Using Strava for Serious Training

A LOT OF CYCLISTS, myself included, find Strava a very worthwhile tool: with by far the highest number of active users, it's the only game in town for social features (and not just for cycling, but also lesser endurance activities like running and swimming!).

The social aspect enables what I find to be the most valuable part of the Strava experience: the motivation that comes from seeing improvement in my own rides, moving up the leaderboard on segments, and getting inspiration from other athletes' performances. A bit of (mostly) friendly competition I find to be a good thing.

But when it comes to serious training, many people turn up their noses at Strava. And it's true that the analytics that Strava offers, especially on the free tier, are quite limited compared to the competition.

There's a couple of things to say about this.

First of all, when it comes to training, I think there's a lot of over-analysis and over-complication out there: all it takes to achieve success is, to quote Morgan Freeman, pressure and time. Regular, consistent riding with the right balance between easy and hard sessions, a progressive increase in training load, and a recovery period whenever you need one should get you where you want to be. The finer details might make some difference, especially at the highest level, but for amateurs I think if you do this for a few years you're all set.

Certainly that's what has (eventually) worked for me. My current training plan is pretty simple, and all the changes I've made to it recently have moved it further in that direction, which has coincided with me getting fitter than I've ever been. All you really need to stay on track is to follow the old truism to 'listen to your body'. However, that can prove more difficult than it should be for a lot of us.

If that sounds like you, then maybe you'd benefit from a little computerized assistance? If so, as I demonstrate below, you can get all the training detail you could want from Strava (optionally supplemented by a freely-available stand-alone software package for the real data monsters).

While basic, free Strava isn't going to be enough by itself for athletes who want more in-depth analysis of their training, there are ways to enhance the experience. The first option is to pay a few dollars per year for their Premium plan, which actually adds a decent list of features.

The best of these include Relative Effort and the associated Fitness & Freshness trends (these are based on heart rate, and I actually find them to be far more accurate than any power-based training stress balance measures such as found in TrainingPeaks), basic power analysis (zone accumulation per ride and a power curve) and Live Segments (real-time data on segment efforts). There are also custom power and segment goals (the former providing motivation when chasing a season's best, and the latter being most useful in conjunction with Live Segments, as you can then see in real time whether you're on target to beat your goal time).

Strava Relative Effort Strava Relative Effort

Strava Fitness & Freshness

Strava Live Segments Strava Live Segments

However, aside from this, there's another way to make Strava better: using add-on apps. There are many out there, but the best two that I've found are intervals.icu and Elevate (both of which are currently web browser extensions and thus only work on the strava.com website, not on the phone app).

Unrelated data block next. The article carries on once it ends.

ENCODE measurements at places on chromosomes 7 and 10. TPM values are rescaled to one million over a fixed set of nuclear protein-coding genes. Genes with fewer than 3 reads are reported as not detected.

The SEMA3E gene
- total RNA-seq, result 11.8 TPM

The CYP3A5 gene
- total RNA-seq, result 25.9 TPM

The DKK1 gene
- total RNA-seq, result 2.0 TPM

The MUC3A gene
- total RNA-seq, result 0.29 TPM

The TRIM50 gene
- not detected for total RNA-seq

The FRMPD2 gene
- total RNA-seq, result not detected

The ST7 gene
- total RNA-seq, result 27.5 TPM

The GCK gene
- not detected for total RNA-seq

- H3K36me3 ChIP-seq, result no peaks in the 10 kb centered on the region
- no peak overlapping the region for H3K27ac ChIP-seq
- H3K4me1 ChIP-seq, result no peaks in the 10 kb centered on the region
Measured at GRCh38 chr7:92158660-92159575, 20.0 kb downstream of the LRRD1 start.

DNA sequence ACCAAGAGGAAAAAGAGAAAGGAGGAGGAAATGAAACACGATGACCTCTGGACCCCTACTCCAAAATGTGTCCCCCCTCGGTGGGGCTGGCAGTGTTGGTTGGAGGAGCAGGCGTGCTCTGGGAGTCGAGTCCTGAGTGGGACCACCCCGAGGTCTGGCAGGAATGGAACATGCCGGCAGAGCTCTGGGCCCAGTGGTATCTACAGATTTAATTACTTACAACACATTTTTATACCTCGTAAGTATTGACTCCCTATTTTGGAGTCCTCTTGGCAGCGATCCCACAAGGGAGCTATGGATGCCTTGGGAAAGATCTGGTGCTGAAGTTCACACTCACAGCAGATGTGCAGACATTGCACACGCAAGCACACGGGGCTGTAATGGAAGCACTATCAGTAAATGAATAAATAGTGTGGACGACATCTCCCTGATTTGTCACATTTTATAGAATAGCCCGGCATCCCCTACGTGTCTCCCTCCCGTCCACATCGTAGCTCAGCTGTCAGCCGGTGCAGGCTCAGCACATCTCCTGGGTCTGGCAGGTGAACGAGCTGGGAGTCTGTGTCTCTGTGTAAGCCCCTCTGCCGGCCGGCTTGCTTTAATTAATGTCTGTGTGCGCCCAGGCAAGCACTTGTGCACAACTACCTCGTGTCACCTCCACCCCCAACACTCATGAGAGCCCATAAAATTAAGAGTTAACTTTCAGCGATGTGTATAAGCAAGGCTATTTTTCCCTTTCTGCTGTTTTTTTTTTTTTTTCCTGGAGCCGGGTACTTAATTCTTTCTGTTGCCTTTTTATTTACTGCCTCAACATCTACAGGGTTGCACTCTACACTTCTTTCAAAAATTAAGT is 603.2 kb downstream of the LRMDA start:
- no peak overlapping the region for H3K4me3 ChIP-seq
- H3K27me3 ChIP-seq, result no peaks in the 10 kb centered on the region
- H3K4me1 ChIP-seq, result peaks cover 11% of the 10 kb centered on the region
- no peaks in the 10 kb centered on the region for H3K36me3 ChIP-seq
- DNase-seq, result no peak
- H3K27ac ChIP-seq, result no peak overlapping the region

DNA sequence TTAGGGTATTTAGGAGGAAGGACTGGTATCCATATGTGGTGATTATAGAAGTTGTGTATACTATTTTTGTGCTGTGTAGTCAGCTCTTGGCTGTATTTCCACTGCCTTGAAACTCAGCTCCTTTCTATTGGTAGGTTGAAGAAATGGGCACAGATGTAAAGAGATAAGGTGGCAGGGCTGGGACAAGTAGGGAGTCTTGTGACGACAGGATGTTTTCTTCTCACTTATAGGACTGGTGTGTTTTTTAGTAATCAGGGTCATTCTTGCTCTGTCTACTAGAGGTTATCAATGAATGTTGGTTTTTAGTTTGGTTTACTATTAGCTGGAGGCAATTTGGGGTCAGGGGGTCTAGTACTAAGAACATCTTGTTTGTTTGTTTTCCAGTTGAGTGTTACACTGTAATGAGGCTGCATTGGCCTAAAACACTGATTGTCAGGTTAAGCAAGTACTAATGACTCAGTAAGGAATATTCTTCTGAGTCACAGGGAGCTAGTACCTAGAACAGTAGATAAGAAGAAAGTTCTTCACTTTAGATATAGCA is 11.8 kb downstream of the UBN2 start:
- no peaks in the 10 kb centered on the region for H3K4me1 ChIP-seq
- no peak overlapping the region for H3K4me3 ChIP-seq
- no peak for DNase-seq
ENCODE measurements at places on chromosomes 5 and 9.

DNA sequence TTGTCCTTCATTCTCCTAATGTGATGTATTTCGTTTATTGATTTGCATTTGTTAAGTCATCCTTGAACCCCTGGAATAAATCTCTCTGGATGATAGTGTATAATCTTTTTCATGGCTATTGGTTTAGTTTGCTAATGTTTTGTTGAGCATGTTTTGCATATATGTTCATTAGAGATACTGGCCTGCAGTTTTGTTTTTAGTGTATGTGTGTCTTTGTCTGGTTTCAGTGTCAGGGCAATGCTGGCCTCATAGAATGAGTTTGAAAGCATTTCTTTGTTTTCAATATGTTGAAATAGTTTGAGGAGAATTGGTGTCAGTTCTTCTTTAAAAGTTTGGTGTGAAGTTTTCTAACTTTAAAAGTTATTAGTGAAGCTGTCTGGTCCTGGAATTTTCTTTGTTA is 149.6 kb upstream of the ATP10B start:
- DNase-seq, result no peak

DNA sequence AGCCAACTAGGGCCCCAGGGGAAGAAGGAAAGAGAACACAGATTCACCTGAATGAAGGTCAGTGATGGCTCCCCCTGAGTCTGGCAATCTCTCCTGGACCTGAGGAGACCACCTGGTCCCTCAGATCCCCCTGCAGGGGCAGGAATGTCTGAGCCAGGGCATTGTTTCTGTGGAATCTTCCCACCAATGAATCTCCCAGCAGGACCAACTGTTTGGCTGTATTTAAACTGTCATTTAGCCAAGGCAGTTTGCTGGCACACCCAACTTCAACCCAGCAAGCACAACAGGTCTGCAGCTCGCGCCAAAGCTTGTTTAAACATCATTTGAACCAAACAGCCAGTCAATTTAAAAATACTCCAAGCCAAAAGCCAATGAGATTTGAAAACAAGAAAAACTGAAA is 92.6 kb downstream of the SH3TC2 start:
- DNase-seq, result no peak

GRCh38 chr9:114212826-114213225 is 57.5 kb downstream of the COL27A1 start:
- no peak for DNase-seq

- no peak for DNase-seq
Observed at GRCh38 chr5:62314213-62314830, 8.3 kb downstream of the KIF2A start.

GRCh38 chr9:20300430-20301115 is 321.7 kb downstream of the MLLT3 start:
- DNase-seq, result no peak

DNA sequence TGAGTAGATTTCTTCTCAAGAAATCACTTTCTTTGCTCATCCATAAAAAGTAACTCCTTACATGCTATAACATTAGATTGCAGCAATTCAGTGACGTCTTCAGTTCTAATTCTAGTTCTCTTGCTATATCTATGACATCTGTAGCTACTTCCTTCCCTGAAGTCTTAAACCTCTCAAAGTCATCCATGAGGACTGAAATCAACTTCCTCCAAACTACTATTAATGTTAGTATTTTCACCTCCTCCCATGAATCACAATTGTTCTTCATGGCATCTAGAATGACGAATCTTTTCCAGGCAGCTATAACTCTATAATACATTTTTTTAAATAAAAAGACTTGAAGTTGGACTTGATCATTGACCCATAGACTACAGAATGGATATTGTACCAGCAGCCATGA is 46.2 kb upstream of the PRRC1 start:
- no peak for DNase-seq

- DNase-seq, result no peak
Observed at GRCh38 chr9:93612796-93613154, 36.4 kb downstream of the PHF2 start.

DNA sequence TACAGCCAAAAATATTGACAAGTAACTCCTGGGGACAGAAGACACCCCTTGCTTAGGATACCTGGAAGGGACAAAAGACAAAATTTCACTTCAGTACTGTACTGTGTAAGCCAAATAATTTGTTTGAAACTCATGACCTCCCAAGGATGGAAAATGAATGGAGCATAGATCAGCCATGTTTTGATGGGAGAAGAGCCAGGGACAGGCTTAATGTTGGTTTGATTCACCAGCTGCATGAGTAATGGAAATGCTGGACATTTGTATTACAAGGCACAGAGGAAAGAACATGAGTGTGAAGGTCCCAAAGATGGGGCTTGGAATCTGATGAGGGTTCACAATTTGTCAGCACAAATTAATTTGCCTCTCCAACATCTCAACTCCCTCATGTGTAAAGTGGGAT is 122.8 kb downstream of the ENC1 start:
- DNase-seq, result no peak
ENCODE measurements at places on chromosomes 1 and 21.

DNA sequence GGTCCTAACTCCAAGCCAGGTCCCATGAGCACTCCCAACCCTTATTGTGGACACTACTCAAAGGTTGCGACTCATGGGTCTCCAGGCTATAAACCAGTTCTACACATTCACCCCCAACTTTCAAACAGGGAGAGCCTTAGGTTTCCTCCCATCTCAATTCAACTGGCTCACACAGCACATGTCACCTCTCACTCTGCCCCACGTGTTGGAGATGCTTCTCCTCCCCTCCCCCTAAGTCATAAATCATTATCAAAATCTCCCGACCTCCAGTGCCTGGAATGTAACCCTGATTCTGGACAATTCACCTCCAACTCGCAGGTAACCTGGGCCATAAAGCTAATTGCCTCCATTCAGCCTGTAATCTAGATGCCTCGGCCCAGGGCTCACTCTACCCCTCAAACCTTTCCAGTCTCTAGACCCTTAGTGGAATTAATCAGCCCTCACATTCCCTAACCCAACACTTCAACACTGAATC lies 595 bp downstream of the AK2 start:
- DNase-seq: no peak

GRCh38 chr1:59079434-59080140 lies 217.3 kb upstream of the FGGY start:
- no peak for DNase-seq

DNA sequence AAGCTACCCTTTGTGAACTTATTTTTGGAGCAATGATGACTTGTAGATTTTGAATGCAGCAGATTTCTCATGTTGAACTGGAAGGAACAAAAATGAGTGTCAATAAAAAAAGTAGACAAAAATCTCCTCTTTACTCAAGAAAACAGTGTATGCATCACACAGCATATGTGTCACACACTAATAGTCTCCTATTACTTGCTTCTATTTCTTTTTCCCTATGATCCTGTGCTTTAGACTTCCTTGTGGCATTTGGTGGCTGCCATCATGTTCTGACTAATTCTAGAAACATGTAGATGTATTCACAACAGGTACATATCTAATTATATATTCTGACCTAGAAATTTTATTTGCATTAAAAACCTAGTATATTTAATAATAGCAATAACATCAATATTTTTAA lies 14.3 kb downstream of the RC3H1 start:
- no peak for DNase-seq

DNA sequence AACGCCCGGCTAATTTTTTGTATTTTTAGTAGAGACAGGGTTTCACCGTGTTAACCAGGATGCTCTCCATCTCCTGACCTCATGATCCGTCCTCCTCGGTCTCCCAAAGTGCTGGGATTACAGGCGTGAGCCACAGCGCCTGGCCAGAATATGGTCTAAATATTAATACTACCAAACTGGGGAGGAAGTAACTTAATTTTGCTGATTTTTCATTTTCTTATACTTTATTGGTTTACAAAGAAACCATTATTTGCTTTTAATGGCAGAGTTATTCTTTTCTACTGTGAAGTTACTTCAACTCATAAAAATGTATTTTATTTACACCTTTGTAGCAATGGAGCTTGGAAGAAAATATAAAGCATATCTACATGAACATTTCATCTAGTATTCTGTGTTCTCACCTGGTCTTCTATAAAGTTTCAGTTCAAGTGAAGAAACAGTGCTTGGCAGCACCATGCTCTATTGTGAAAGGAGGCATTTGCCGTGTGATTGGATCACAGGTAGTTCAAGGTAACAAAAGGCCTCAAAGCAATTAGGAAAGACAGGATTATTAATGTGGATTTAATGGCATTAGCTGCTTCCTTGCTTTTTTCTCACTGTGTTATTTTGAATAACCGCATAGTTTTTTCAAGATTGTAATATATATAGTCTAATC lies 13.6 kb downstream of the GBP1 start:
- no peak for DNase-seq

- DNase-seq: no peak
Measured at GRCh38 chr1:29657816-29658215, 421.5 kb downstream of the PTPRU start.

Elevate gives you a ton of ways to customize your activities, adding many enhanced statistics and graphical breakdowns. It also replicates the TrainingPeaks fitness trend model if that's your bag, and even allows detailed customization of the Strava homepage (my favourite is hiding indoor activities like Zwift from my feed).

Elevate Activity View Elevate Activity View

Elevate Extended Stats Elevate Extended Stats

Elevate Fitness Trend Elevate Fitness Trend

If you train with a power meter, intervals.icu lets you go even deeper. It again gives you the standard power-based fitness breakdown, plus a calendar detailing all your activities with their information, your weekly training load and training distribution, etc. It lets you know when you get a power PR for a given time period, gives you power profile analysis such as athlete type and where you stand relative to other intervals.icu users, gives FTP estimates from extended maximal efforts (if you want this to be accurate, make sure to set the minimum duration to at least 20 minutes), and provides a very detailed breakdown of individual activities, plus lots more. At the time of writing it is undergoing rapid development, and is already a must-have for any Strava user with a power meter.

intervals.icu Training Diary intervals.icu Training Diary

intervals.icu Activity Details intervals.icu Activity Details

intervals.icu Fitness Chart intervals.icu Fitness Chart

I personally use all the above, and find it easily covers everything I need. But in case that's still not enough, the standalone (not Strava-related) WKO clone Golden Cheetah takes you well and truly down the rabbit hole. I use this as well, but generally just for a couple of esoteric features that I can't get elsewhere.

Golden Cheetah Golden Cheetah

Between all these, it's safe to say you can have all the data analysis you want, and probably a lot more than you actually need.


#cycling #strava #training